The Democratic United Party (DUP) and the Unified Progressive Party (UPP) have drafted policies to improve corporate governance structures and increase monitoring of and checks on markets. The UPP has suggested increasing the independence of boards of directors by introducing a system of independent external directors to replace the outside director system, which has been described being composed of “yes-men” and “rubber stampers”.
The UPP also suggested boosting systems of participation by workers in management and employee stock-sharing plans. This is aimed at increasing the power of workers and keeping chaebol heads in check. The DUP is promoting measures including introducing multiple lawsuits against CEOs, easing requirements on class actions, expanding corporate disclosure and increasing shareholder meetings, and easing requirements allowing minority shareholders of listed companies to exercise their rights, in order to prevent tyranny by major shareholders.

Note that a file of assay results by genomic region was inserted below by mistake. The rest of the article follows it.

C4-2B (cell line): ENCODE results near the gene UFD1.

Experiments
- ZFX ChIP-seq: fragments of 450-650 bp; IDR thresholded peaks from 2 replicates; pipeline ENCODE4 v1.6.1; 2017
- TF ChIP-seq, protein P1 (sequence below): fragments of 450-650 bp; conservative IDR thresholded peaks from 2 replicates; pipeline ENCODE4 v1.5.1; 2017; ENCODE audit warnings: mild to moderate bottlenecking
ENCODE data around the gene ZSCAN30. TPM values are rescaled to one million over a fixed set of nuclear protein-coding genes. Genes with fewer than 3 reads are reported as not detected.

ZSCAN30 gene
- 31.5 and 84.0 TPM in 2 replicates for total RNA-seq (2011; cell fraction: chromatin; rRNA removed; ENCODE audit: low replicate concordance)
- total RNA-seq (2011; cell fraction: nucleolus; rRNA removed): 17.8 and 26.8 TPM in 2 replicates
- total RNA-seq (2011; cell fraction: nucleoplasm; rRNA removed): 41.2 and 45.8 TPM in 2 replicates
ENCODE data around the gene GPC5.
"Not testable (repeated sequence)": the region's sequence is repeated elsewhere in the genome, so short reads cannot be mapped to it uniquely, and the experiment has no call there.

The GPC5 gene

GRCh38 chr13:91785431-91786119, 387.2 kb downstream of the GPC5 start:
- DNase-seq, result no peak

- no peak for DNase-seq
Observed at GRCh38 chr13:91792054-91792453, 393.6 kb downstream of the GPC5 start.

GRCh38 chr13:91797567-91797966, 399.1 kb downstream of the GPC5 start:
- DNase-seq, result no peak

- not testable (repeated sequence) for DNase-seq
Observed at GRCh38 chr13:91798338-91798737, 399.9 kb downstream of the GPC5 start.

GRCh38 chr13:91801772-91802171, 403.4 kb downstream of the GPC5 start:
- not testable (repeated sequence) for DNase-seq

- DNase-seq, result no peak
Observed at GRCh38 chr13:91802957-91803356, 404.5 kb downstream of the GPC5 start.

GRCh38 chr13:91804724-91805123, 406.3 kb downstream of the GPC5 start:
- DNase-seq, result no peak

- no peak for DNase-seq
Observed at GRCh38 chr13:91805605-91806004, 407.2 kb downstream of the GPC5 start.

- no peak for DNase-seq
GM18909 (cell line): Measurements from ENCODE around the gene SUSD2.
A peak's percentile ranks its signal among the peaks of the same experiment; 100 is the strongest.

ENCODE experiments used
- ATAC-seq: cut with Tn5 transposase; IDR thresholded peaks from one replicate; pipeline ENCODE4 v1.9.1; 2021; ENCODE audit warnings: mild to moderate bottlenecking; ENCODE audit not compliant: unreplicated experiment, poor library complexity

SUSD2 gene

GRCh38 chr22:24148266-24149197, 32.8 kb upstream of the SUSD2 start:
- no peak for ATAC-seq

“In order to allow more people to take part in shareholder meetings, [companies] should be made to reveal agendas three to four weeks in advance, rather than the current two weeks, and to introduce mandatory electronic voting so that minority shareholders can participate using social media,” said Kim U-chan, professor at KDI School of Public Policy and Management.
Many take the view that owner governance structures, in which chaebol heads wield absolute authority, must be improved if the risk posed by the heads is to be eliminated. Examples of this include tightening regulations regarding the holding company systems to increase minimum stakes in subsidiaries and sub-subsidiaries from the current 20% to 40% (40% to 60% in the case of unlisted companies), or introducing a system of a mandatory bid rule like in the UK. The mandatory bid rule system makes it mandatory for majority shareholders who acquire a stake of at least 30% to buy the shares of other shareholders at the highest price they paid their own. This could make it harder for chaebol to increase their numbers of subsidiaries using small stakes, thereby leading them to concentrate on their main areas of business.